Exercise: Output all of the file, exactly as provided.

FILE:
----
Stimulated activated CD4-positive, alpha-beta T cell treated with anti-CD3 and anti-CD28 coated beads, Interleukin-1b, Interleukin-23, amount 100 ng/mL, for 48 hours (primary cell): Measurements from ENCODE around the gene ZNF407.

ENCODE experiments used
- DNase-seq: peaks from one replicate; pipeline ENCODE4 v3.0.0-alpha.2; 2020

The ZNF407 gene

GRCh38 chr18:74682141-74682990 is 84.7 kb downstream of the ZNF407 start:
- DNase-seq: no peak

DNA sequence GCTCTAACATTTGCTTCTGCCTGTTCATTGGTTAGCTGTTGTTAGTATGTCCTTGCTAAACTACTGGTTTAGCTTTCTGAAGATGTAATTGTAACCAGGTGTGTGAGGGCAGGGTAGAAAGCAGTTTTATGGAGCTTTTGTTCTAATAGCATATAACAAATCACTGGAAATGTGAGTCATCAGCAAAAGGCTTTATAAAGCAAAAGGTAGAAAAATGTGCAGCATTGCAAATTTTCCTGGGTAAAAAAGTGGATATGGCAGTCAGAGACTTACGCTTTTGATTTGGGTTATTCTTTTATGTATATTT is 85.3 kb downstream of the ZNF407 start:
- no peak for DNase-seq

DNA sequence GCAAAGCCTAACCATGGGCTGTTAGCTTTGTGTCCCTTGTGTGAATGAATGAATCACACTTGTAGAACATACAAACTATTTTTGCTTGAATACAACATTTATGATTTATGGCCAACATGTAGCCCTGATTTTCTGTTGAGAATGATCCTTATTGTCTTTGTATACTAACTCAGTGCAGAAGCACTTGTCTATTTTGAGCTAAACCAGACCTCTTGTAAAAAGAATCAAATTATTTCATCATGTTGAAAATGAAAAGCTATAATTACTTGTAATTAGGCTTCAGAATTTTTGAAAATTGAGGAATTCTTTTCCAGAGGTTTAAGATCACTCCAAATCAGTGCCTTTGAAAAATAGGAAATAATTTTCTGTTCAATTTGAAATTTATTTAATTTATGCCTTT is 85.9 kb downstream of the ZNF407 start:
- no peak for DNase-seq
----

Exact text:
Stimulated activated CD4-positive, alpha-beta T cell treated with anti-CD3 and anti-CD28 coated beads, Interleukin-1b, Interleukin-23, amount 100 ng/mL, for 48 hours (primary cell): Measurements from ENCODE around the gene ZNF407.

ENCODE experiments used
- DNase-seq: peaks from one replicate; pipeline ENCODE4 v3.0.0-alpha.2; 2020

The ZNF407 gene

GRCh38 chr18:74682141-74682990 is 84.7 kb downstream of the ZNF407 start:
- DNase-seq: no peak

DNA sequence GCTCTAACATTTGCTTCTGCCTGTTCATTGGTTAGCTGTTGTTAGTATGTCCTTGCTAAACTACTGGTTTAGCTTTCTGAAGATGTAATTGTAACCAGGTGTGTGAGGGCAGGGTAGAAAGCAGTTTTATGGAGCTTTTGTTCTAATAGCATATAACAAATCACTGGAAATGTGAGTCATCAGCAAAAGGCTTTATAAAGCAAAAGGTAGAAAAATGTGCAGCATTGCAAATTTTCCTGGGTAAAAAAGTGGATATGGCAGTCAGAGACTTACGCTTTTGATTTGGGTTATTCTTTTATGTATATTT is 85.3 kb downstream of the ZNF407 start:
- no peak for DNase-seq

DNA sequence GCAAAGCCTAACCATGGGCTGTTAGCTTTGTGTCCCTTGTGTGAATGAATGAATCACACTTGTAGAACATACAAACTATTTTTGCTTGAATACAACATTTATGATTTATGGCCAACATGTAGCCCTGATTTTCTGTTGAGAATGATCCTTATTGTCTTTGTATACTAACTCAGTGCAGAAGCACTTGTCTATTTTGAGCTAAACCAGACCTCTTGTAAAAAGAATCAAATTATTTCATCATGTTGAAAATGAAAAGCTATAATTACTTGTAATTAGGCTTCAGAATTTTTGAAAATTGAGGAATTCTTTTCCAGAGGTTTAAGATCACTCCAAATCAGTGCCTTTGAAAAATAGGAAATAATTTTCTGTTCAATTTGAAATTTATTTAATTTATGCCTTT is 85.9 kb downstream of the ZNF407 start:
- no peak for DNase-seq